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2017-04-05 / Loose Ends

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Finish what you start
Susan Nienow

This is the second installment in my list of 10 or so best ways to run your life. I won’t guarantee they will work for you.

I will begin with No. 6, though it may actually be 7. I listed chocolate, but if you don’t like chocolate or are indifferent to it, substitute any indulgence that is legal, like asparagus tips or french fries.

Six is to try to finish what you start. I fail at this one repeatedly, though I constantly work on it – well, maybe not constantly. I am great at beginnings but terrible at endings. There are reasons. I am easily distracted, so when I go outside to weed one of my beds, I may not get all the way to the bed.

If there is watering to be done, weeding to be done or pinecones to pick up, I will stop and get that done. That means I work my way out in the yard from the back door.

I like crafts, but apparently I like gathering materials for a project better than actually doing it. For me, the challenge is figuring out how to do it. Then I am done. Just take a look at my overflowing craft closet.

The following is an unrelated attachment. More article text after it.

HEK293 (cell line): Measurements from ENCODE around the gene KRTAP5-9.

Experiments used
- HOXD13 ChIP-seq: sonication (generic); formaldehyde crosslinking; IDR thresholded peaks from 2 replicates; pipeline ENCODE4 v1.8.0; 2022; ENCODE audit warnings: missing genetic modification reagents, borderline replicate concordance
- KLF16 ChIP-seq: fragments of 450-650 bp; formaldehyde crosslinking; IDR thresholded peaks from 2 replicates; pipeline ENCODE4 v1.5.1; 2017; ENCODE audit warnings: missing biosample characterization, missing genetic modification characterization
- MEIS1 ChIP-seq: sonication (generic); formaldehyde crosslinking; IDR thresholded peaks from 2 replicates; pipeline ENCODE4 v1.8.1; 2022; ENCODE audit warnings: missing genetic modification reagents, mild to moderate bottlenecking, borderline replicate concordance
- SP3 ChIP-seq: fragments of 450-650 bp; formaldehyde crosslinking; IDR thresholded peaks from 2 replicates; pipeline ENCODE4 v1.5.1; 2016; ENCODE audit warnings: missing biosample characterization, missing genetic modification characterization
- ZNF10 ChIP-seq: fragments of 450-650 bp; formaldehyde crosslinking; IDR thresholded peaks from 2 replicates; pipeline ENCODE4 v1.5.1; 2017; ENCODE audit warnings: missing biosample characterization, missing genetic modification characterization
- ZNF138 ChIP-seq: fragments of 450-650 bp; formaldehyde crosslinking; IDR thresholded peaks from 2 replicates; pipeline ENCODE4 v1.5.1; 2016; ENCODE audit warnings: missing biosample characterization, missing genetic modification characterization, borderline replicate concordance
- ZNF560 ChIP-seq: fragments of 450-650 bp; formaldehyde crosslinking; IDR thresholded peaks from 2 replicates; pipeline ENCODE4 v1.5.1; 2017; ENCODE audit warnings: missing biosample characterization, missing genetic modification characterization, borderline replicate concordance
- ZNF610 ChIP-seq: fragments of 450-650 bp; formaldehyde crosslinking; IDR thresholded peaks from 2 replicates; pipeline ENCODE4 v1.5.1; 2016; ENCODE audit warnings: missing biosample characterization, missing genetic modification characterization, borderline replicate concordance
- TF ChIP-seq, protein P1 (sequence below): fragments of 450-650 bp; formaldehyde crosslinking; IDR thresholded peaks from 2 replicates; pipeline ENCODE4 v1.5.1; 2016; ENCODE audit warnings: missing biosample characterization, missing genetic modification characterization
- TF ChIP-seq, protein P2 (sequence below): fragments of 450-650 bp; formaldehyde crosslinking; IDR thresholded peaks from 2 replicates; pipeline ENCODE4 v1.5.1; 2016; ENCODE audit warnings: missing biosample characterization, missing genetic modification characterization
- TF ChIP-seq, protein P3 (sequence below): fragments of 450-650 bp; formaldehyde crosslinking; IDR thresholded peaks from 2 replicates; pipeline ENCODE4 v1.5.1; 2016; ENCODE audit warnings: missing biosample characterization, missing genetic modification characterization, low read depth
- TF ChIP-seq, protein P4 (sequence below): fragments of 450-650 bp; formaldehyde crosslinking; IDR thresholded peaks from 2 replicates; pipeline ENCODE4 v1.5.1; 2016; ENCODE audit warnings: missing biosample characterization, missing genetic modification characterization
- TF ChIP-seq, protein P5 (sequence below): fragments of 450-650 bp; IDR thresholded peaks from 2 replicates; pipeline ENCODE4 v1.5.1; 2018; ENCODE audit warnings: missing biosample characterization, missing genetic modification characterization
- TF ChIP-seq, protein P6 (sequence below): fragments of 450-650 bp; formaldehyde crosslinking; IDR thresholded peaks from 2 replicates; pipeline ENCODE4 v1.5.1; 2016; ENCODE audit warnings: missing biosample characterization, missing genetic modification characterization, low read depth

It isn’t just gardening and crafts; I am also not very good at finishing cleaning. I get stuck in a corner, but it really shines when I’m done. Finishing is permanently on my self-improvement list, and I keep it at the top. If it were at the bottom, I would never get to it.

No. 7 is to monitor your guilt-o-meter. I am an expert at figuring out ways to feel guilty. In fact, depending on the circumstances, I will choose actions that either avoid guilt or ensure it. It’s not logical, but guilt isn’t. So, I regularly work on removing guilt as any kind of motivating factor. I think it’s working. Last week I looked at my messy dresser and just walked away.

My No. 8 is committing to doing the things I think of at the time they are appropriate. That means no belated birthday cards. It also means when I hear of someone who is dealing with something, I send off a card or call them. I keep cards at home so I never have an excuse for not sending one. Except the “I forgot” excuse.

I would say my last rule for life, either No. 9 or 10 depending on how you count, is to aim for efficiency of effort. Am I going to get enough pleasure out of that perennial bed to justify the raking, weeding, replanting when there is a flower failure and the expense? Gardening is probably a poor example because I will always find it worth the effort.

It’s harder to determine if I will get ample use out of a new pair of shoes or fun out of those beads. I’ll try. And there is always room for another life goal.

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